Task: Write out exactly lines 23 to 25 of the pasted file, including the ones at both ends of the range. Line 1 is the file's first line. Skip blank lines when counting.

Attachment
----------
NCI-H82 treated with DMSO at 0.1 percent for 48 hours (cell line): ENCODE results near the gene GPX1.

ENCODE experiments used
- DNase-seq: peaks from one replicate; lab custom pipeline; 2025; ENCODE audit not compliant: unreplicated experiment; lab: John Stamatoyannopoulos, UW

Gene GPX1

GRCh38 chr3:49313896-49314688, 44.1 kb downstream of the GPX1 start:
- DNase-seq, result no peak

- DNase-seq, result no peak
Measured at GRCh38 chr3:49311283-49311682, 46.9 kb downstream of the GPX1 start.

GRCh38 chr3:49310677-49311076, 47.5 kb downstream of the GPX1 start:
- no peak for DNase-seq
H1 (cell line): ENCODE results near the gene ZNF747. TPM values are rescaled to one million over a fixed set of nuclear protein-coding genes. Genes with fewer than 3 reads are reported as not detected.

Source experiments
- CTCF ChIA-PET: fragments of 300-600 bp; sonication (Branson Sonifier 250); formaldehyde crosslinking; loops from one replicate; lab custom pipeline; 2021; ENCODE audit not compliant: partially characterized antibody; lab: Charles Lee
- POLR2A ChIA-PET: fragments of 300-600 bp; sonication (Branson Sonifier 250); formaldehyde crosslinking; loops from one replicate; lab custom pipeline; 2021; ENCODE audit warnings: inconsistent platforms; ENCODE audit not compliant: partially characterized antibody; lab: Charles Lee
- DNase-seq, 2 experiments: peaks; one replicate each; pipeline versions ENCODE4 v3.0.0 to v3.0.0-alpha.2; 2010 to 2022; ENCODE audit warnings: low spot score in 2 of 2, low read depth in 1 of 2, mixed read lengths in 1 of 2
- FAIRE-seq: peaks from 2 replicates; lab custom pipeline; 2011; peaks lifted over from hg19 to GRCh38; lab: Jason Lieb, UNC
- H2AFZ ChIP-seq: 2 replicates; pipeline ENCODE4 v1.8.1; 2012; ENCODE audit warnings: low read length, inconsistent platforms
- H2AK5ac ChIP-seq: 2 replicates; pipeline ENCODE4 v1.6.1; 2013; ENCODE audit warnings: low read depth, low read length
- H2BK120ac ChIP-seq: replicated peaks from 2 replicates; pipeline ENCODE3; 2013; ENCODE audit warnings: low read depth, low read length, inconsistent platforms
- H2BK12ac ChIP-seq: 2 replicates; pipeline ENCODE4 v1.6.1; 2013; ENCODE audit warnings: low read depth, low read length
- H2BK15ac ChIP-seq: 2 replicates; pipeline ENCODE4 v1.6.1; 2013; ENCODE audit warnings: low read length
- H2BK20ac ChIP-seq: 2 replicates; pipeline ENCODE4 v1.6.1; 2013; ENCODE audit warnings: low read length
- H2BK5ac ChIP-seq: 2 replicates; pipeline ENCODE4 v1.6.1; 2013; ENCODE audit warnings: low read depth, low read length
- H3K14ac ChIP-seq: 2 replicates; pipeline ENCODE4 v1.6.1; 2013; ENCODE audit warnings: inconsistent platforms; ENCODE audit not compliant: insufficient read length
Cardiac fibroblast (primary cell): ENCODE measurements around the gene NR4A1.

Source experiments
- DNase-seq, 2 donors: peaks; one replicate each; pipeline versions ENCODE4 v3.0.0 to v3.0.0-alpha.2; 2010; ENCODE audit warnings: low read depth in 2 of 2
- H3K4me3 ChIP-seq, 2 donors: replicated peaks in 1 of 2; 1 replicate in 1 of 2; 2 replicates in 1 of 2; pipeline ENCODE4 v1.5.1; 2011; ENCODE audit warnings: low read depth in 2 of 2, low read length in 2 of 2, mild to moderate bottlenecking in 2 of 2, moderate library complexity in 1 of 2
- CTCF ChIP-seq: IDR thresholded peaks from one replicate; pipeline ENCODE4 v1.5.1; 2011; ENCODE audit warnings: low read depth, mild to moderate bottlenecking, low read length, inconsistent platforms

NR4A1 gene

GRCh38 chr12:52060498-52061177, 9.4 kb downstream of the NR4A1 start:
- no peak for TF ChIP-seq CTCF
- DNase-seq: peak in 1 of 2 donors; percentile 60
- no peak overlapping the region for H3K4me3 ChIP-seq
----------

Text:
- H2BK5ac ChIP-seq: 2 replicates; pipeline ENCODE4 v1.6.1; 2013; ENCODE audit warnings: low read depth, low read length
- H3K14ac ChIP-seq: 2 replicates; pipeline ENCODE4 v1.6.1; 2013; ENCODE audit warnings: inconsistent platforms; ENCODE audit not compliant: insufficient read length
Cardiac fibroblast (primary cell): ENCODE measurements around the gene NR4A1.